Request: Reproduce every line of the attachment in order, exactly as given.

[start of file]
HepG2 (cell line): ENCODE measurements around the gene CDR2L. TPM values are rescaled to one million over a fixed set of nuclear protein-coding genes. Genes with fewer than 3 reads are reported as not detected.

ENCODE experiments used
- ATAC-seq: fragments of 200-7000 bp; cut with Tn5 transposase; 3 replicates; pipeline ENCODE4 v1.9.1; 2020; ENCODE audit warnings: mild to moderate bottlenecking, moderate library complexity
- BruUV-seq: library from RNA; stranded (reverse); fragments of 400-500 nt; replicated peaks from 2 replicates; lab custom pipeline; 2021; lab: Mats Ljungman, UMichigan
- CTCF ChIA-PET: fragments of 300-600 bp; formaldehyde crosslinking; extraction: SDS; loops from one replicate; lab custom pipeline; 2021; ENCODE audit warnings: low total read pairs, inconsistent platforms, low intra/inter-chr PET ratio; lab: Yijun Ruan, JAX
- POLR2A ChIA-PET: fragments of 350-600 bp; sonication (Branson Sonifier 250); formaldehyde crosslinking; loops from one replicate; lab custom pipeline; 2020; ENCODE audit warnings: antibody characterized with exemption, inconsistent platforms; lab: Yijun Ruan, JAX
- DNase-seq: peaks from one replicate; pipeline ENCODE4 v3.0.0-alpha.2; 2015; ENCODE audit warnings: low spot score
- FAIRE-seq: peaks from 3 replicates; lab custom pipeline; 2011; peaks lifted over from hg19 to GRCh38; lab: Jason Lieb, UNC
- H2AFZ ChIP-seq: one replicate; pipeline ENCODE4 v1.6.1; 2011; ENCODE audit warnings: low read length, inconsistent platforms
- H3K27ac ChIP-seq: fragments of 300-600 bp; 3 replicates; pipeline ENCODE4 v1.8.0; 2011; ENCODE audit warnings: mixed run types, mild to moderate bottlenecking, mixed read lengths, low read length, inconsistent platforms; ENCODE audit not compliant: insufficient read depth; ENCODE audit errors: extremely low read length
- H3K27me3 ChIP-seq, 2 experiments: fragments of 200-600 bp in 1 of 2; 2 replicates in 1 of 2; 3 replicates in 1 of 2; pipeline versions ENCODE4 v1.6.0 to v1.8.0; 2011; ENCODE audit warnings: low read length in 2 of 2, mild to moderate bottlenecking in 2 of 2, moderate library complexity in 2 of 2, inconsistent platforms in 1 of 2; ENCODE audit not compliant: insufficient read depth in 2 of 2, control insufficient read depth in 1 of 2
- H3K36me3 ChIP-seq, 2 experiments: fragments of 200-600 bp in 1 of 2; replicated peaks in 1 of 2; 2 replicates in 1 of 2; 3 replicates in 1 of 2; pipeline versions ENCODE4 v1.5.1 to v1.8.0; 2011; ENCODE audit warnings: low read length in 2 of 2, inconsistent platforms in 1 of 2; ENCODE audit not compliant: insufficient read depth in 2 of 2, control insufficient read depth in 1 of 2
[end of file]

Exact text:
HepG2 (cell line): ENCODE measurements around the gene CDR2L. TPM values are rescaled to one million over a fixed set of nuclear protein-coding genes. Genes with fewer than 3 reads are reported as not detected.

ENCODE experiments used
- ATAC-seq: fragments of 200-7000 bp; cut with Tn5 transposase; 3 replicates; pipeline ENCODE4 v1.9.1; 2020; ENCODE audit warnings: mild to moderate bottlenecking, moderate library complexity
- BruUV-seq: library from RNA; stranded (reverse); fragments of 400-500 nt; replicated peaks from 2 replicates; lab custom pipeline; 2021; lab: Mats Ljungman, UMichigan
- CTCF ChIA-PET: fragments of 300-600 bp; formaldehyde crosslinking; extraction: SDS; loops from one replicate; lab custom pipeline; 2021; ENCODE audit warnings: low total read pairs, inconsistent platforms, low intra/inter-chr PET ratio; lab: Yijun Ruan, JAX
- POLR2A ChIA-PET: fragments of 350-600 bp; sonication (Branson Sonifier 250); formaldehyde crosslinking; loops from one replicate; lab custom pipeline; 2020; ENCODE audit warnings: antibody characterized with exemption, inconsistent platforms; lab: Yijun Ruan, JAX
- DNase-seq: peaks from one replicate; pipeline ENCODE4 v3.0.0-alpha.2; 2015; ENCODE audit warnings: low spot score
- FAIRE-seq: peaks from 3 replicates; lab custom pipeline; 2011; peaks lifted over from hg19 to GRCh38; lab: Jason Lieb, UNC
- H2AFZ ChIP-seq: one replicate; pipeline ENCODE4 v1.6.1; 2011; ENCODE audit warnings: low read length, inconsistent platforms
- H3K27ac ChIP-seq: fragments of 300-600 bp; 3 replicates; pipeline ENCODE4 v1.8.0; 2011; ENCODE audit warnings: mixed run types, mild to moderate bottlenecking, mixed read lengths, low read length, inconsistent platforms; ENCODE audit not compliant: insufficient read depth; ENCODE audit errors: extremely low read length
- H3K27me3 ChIP-seq, 2 experiments: fragments of 200-600 bp in 1 of 2; 2 replicates in 1 of 2; 3 replicates in 1 of 2; pipeline versions ENCODE4 v1.6.0 to v1.8.0; 2011; ENCODE audit warnings: low read length in 2 of 2, mild to moderate bottlenecking in 2 of 2, moderate library complexity in 2 of 2, inconsistent platforms in 1 of 2; ENCODE audit not compliant: insufficient read depth in 2 of 2, control insufficient read depth in 1 of 2
- H3K36me3 ChIP-seq, 2 experiments: fragments of 200-600 bp in 1 of 2; replicated peaks in 1 of 2; 2 replicates in 1 of 2; 3 replicates in 1 of 2; pipeline versions ENCODE4 v1.5.1 to v1.8.0; 2011; ENCODE audit warnings: low read length in 2 of 2, inconsistent platforms in 1 of 2; ENCODE audit not compliant: insufficient read depth in 2 of 2, control insufficient read depth in 1 of 2